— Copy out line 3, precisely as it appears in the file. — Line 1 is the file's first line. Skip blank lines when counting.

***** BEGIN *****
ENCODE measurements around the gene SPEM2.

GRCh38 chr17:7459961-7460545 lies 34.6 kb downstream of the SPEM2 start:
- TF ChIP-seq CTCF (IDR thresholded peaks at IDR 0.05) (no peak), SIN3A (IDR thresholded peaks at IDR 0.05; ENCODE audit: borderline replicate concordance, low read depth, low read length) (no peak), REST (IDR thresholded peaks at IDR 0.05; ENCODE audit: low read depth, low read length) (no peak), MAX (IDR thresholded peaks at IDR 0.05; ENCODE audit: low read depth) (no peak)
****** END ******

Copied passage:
- TF ChIP-seq CTCF (IDR thresholded peaks at IDR 0.05) (no peak), SIN3A (IDR thresholded peaks at IDR 0.05; ENCODE audit: borderline replicate concordance, low read depth, low read length) (no peak), REST (IDR thresholded peaks at IDR 0.05; ENCODE audit: low read depth, low read length) (no peak), MAX (IDR thresholded peaks at IDR 0.05; ENCODE audit: low read depth) (no peak)